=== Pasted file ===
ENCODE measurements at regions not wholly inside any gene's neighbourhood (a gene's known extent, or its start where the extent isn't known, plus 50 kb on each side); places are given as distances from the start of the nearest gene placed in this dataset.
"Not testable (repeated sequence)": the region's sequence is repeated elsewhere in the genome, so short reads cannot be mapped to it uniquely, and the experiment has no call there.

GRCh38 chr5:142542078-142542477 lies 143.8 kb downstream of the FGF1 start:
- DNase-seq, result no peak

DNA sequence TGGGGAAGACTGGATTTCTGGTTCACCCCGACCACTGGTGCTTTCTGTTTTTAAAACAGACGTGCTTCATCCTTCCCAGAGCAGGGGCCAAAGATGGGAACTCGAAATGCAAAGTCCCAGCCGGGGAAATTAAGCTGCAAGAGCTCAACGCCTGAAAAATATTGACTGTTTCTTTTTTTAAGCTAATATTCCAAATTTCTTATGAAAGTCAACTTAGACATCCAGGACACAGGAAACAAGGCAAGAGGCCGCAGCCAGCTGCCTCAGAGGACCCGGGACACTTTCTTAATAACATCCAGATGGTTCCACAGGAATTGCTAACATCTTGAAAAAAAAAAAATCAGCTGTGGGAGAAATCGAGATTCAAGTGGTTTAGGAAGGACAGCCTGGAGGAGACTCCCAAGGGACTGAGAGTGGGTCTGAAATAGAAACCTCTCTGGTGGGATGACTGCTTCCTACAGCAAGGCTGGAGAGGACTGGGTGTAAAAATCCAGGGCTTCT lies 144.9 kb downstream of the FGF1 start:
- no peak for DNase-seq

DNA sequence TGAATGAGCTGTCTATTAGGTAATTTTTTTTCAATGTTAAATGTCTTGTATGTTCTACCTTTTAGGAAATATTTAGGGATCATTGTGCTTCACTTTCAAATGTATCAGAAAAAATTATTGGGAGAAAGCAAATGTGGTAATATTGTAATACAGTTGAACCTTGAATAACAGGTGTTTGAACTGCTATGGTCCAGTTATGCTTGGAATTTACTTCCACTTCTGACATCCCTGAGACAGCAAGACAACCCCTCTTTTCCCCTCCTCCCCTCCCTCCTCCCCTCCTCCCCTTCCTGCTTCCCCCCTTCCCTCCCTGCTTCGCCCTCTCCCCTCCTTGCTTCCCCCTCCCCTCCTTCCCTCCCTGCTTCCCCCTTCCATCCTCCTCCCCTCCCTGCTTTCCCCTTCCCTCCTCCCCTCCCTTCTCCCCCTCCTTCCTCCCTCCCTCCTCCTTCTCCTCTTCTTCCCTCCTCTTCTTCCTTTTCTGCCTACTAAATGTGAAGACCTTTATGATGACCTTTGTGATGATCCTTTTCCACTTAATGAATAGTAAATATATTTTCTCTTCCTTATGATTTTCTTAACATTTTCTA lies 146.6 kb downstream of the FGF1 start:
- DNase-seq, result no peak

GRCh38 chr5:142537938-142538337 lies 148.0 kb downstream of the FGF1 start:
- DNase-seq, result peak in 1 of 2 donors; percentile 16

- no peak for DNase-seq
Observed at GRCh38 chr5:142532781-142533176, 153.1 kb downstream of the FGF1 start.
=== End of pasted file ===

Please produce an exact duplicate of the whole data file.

ENCODE measurements at regions not wholly inside any gene's neighbourhood (a gene's known extent, or its start where the extent isn't known, plus 50 kb on each side); places are given as distances from the start of the nearest gene placed in this dataset.
"Not testable (repeated sequence)": the region's sequence is repeated elsewhere in the genome, so short reads cannot be mapped to it uniquely, and the experiment has no call there.

GRCh38 chr5:142542078-142542477 lies 143.8 kb downstream of the FGF1 start:
- DNase-seq, result no peak

DNA sequence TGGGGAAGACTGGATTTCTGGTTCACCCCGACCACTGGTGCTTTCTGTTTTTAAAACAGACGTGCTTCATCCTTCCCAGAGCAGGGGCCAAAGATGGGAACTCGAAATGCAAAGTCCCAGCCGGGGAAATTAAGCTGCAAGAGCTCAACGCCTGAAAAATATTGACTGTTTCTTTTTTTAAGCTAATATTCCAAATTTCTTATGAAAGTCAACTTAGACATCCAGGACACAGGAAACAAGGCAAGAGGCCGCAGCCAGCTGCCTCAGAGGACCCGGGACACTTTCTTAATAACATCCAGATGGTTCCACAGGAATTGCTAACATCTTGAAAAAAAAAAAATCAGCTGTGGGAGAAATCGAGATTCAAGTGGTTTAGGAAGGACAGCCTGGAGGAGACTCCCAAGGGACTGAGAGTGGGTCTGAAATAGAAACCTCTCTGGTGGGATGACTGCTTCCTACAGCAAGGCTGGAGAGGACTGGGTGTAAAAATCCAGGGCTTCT lies 144.9 kb downstream of the FGF1 start:
- no peak for DNase-seq

DNA sequence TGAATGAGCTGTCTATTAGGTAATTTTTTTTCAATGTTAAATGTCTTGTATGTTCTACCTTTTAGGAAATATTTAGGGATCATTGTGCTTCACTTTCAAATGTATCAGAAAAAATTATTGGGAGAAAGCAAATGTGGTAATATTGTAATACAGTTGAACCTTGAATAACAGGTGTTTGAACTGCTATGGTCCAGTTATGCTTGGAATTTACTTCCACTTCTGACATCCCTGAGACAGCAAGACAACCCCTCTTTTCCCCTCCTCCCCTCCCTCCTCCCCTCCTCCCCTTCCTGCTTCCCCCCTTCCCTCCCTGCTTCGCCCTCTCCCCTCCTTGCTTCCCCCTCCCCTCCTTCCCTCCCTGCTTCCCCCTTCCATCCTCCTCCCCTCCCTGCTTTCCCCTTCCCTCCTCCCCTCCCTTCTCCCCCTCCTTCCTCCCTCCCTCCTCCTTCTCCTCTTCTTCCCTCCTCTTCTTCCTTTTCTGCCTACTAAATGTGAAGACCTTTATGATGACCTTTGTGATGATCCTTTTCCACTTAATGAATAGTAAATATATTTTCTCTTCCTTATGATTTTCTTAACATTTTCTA lies 146.6 kb downstream of the FGF1 start:
- DNase-seq, result no peak

GRCh38 chr5:142537938-142538337 lies 148.0 kb downstream of the FGF1 start:
- DNase-seq, result peak in 1 of 2 donors; percentile 16

- no peak for DNase-seq
Observed at GRCh38 chr5:142532781-142533176, 153.1 kb downstream of the FGF1 start.